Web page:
By Debanjan Chatterjee
Since the year 2010, the price of Bitcoin has jumped 66,00,000%. That means, investing Rs 10,000 in 2010, would have bestowed you with Rs 66 crores today. In 2017 alone, the price of Bitcoin has jumped by more than 170%. A leap of such an astronomical margin is unimaginable for any financial asset and has led to frenzied buying.
Many believe that, akin to the dot-com bust, this trend has all the symptoms of a bubble. Others claim that a short run price correction will not detract the underlying value of the asset, as there is an emerging consensus about the potential of blockchain technology in general, and Bitcoin, in particular.
The greatest invention since the Internet
Bitcoin is a crypto-currency or digital currency. It was invented by an unknown programmer with the pseudonym Satoshi Nakamoto and was released as an open-source software in 2009. Bitcoin is not the only crypto-currency, albeit it is the most popular one. It has often been dubbed as the ‘greatest invention since the Internet’.
Bitcoin uses computer algorithms with very advanced encryption techniques to regulate the creation and verify transfer of funds. Transactions are executed on a peer-to-peer basis, thereby eliminating the need for a Central Bank. All transactions are recorded in a public distributed ledger called the blockchain, thus making them very easy to track.
There is a popular opinion that the advent of digital currency provides a new path for nations to emerge out of a recession. Pundits often claim that switching to Bitcoin can stem defaults and control potential damage from a ‘Grexit’ by switching to Bitcoin. Such a move would help to avoid uncertainty caused by any steadily weakening, post-Euro, sovereign currency. Some also argue that digital currencies can help unbanked poor by including them in the mainstream economy.
Not a smooth road
The ongoing Bitcoin mania has encouraged mushrooming of several privately funded exchanges which provide the opportunity to trade in Bitcoin derivatives. Analogous to events leading up to the 2008 crisis, these exchanges allow leveraging up to 100 times the price of Bitcoin. It is quite easy to imagine the shock waves that would ripple through the economy, in the case of a price crash. In addition, quite a few Ponzi schemes related to Initial Coin Offerings of digital currency have come to surface. These have the potential to wipe out huge amounts of investor wealth.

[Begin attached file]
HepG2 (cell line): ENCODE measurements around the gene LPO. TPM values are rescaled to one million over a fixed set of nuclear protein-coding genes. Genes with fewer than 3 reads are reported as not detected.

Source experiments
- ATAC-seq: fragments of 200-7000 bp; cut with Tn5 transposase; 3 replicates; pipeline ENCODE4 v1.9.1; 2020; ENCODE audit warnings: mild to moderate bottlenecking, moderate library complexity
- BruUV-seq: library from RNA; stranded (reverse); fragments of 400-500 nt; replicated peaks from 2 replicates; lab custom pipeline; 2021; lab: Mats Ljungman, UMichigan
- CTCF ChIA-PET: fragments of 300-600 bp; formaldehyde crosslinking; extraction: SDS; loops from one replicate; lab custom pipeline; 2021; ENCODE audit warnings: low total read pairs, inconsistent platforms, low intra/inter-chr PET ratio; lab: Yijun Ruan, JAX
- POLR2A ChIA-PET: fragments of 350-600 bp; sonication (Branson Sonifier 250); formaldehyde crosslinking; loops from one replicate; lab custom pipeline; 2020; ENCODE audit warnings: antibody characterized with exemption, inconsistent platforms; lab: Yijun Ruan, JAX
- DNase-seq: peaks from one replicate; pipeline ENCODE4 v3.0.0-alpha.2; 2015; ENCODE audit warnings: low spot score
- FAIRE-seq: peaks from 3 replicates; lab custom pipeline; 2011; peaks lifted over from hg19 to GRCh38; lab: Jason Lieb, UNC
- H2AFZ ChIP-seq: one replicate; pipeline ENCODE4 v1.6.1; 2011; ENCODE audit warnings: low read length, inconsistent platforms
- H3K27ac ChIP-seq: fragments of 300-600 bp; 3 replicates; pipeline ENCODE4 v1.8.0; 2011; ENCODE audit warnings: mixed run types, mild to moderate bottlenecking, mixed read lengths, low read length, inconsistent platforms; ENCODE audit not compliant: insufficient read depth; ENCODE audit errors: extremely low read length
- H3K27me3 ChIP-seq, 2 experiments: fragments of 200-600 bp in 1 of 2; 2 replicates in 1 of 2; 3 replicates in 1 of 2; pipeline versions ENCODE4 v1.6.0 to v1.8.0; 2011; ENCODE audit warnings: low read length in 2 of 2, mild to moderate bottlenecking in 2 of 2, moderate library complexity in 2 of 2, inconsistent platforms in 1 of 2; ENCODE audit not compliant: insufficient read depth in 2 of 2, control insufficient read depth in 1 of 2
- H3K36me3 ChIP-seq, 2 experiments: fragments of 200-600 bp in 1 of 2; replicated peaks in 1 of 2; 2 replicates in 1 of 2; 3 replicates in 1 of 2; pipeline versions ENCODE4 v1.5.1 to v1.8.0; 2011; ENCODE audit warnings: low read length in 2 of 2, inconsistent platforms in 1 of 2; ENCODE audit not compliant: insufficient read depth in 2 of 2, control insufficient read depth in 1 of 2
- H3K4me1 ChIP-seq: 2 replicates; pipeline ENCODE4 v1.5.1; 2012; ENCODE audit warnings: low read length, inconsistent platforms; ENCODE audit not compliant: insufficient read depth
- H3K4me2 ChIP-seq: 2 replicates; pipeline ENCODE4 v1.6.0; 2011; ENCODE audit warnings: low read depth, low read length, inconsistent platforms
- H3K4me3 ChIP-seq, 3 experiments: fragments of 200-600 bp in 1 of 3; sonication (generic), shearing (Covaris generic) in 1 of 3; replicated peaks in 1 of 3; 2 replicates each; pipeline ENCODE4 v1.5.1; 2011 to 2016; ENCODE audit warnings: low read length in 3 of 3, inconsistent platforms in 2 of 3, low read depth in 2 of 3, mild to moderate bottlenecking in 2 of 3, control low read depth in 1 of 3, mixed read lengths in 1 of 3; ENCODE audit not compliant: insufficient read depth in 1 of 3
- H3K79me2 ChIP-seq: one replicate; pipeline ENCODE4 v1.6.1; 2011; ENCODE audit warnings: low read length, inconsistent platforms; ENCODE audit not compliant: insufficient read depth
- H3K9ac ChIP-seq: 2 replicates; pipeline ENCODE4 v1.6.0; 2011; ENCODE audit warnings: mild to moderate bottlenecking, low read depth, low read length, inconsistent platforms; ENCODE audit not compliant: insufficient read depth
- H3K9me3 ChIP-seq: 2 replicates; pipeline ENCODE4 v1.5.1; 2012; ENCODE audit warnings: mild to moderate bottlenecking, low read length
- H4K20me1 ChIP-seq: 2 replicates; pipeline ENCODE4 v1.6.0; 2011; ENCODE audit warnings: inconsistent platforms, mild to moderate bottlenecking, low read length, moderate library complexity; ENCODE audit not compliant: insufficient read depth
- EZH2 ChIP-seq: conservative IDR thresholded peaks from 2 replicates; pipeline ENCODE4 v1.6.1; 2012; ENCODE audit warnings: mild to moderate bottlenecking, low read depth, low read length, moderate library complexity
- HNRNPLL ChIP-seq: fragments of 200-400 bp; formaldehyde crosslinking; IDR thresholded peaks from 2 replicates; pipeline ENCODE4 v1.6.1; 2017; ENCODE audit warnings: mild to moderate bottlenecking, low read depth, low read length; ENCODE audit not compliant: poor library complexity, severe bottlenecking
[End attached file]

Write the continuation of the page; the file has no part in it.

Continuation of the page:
It is also important to keep in mind that Bitcoin is a digital asset, making the currency base vulnerable to hacking. In 2013, Mt. Gox (erstwhile largest Bitcoin exchange) was hacked and bitcoins worth more than $450 million were lost, forcing the company to declare bankruptcy. Unlike the case of banks, there is no insurance on such thefts of digital currency.
It might not even take profit-hungry traders or hackers to initiate the next recession. In May 2017, the Canadian exchange QuadrigaCX lost $14 million worth of digital currency due to a technical issue while upgrading its software. Additionally, confidence in the currency might get eroded every time there is a sharp price adjustment. Without a Central Bank, the economy is left to fend for itself as any monetary policy is impossible to execute.
Drawing an analogy to gold, many experts predict an appreciating value for Bitcoins. This continuous deflation is a big risk for producers of goods/services. Deflation would incite a drop in spending (and investment) as consumers (and investors) would postpone consumption in the hope of better bargains. Again, without a central monetary authority, no intervention can be designed to curb such a drop in economic activity.
The dark side of increasing acceptability
The game theoretical concept of ‘Braess Paradox’ predicts that a brand new road connecting your home and office might actually increase your commutation time, as all commuters would desire to take advantage of the new road, thus causing massive traffic jams. It is feared that something similar could happen with Bitcoin transactions. Of late, the rise in Bitcoin traffic has directly translated to an increase in confirmation time of transactions. This might imply an ever-increasing rise in transaction costs as Bitcoins increasingly get accepted as global currency, and is definitely not good news for economic agents. Development of better infrastructure to scale up Bitcoin logistics might trigger crowding behaviour similar to the one predicted by Game theory.
A lesson in prudence
On a concluding note, one might wonder whether the traditional economic wisdom of our times is sufficient to model scenarios emerging out of a paradigm shift in collective consciousness. Economist Frank Hahn In his 1991 paper, ‘The Next Hundred Years’, predicts that the discipline of Economics itself will evolve over time as pure economic theorising, based on axiomatic assumptions which will give way to simulations.
All said and done, it still might be prudent, to be cautious of animal spirits and analyse bread crumbs etching out the path ahead.
Featured Image Credits: Flickr
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